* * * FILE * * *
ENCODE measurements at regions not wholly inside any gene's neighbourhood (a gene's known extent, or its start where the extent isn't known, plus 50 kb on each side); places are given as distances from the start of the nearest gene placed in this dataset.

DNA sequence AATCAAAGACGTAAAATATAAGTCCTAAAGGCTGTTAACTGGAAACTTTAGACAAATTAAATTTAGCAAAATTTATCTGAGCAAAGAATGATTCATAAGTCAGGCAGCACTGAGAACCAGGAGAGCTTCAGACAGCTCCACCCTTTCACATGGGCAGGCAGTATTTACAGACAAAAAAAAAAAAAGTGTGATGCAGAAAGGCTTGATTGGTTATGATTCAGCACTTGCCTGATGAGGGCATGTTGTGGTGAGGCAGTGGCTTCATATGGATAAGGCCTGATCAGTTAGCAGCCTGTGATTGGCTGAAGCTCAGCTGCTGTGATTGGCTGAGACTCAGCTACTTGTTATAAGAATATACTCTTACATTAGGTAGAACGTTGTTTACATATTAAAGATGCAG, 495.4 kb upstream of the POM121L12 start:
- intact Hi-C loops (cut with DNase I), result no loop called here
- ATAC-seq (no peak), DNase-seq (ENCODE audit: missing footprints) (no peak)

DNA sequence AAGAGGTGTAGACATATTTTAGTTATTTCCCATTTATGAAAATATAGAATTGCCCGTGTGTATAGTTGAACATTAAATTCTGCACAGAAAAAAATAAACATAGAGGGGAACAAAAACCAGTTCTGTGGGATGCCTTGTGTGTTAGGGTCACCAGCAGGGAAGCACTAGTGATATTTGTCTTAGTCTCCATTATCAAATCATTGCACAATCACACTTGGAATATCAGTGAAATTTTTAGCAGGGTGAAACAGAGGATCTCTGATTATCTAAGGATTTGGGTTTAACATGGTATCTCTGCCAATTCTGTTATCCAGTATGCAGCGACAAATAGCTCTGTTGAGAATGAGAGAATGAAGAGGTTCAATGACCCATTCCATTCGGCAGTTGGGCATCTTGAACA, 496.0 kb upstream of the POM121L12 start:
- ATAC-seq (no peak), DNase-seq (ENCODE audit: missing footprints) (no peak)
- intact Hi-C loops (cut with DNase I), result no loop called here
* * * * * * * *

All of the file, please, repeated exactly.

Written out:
ENCODE measurements at regions not wholly inside any gene's neighbourhood (a gene's known extent, or its start where the extent isn't known, plus 50 kb on each side); places are given as distances from the start of the nearest gene placed in this dataset.

DNA sequence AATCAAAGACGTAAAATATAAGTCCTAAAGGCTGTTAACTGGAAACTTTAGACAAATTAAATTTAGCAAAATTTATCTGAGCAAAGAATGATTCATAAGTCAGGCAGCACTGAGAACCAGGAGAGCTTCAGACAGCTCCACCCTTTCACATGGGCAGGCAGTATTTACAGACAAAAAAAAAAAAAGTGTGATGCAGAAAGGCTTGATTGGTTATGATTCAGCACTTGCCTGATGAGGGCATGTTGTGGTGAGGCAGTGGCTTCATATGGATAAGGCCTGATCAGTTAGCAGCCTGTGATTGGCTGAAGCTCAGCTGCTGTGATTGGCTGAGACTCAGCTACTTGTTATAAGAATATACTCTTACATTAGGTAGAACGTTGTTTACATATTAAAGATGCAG, 495.4 kb upstream of the POM121L12 start:
- intact Hi-C loops (cut with DNase I), result no loop called here
- ATAC-seq (no peak), DNase-seq (ENCODE audit: missing footprints) (no peak)

DNA sequence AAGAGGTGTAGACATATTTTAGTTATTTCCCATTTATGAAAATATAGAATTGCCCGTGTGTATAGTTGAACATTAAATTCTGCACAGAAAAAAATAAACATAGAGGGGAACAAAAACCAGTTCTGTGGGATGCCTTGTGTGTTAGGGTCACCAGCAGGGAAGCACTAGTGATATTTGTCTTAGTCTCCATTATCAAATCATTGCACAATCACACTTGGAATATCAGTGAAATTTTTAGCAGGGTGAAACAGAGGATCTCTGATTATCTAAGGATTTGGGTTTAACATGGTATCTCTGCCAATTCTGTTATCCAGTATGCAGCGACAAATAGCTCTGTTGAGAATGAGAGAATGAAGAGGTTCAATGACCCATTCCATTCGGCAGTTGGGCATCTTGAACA, 496.0 kb upstream of the POM121L12 start:
- ATAC-seq (no peak), DNase-seq (ENCODE audit: missing footprints) (no peak)
- intact Hi-C loops (cut with DNase I), result no loop called here